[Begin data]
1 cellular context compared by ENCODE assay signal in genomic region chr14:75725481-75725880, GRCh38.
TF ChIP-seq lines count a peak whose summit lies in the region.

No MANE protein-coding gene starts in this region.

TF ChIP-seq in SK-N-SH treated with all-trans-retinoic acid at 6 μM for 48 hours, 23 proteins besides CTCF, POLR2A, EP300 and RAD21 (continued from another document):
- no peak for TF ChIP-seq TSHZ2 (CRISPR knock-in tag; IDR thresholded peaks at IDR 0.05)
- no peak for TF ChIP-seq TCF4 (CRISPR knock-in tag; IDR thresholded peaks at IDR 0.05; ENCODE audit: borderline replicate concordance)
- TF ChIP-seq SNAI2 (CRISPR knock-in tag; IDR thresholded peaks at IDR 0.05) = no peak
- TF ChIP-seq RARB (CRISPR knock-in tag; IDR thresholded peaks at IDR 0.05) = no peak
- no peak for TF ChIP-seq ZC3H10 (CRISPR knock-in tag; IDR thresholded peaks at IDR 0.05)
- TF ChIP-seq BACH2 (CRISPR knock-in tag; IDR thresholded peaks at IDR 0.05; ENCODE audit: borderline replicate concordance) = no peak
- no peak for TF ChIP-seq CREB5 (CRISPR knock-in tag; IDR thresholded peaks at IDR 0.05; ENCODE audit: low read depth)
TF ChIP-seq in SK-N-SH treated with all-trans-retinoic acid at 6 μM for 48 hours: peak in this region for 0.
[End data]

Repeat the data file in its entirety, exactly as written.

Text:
1 cellular context compared by ENCODE assay signal in genomic region chr14:75725481-75725880, GRCh38.
TF ChIP-seq lines count a peak whose summit lies in the region.

No MANE protein-coding gene starts in this region.

TF ChIP-seq in SK-N-SH treated with all-trans-retinoic acid at 6 μM for 48 hours, 23 proteins besides CTCF, POLR2A, EP300 and RAD21 (continued from another document):
- no peak for TF ChIP-seq TSHZ2 (CRISPR knock-in tag; IDR thresholded peaks at IDR 0.05)
- no peak for TF ChIP-seq TCF4 (CRISPR knock-in tag; IDR thresholded peaks at IDR 0.05; ENCODE audit: borderline replicate concordance)
- TF ChIP-seq SNAI2 (CRISPR knock-in tag; IDR thresholded peaks at IDR 0.05) = no peak
- TF ChIP-seq RARB (CRISPR knock-in tag; IDR thresholded peaks at IDR 0.05) = no peak
- no peak for TF ChIP-seq ZC3H10 (CRISPR knock-in tag; IDR thresholded peaks at IDR 0.05)
- TF ChIP-seq BACH2 (CRISPR knock-in tag; IDR thresholded peaks at IDR 0.05; ENCODE audit: borderline replicate concordance) = no peak
- no peak for TF ChIP-seq CREB5 (CRISPR knock-in tag; IDR thresholded peaks at IDR 0.05; ENCODE audit: low read depth)
TF ChIP-seq in SK-N-SH treated with all-trans-retinoic acid at 6 μM for 48 hours: peak in this region for 0.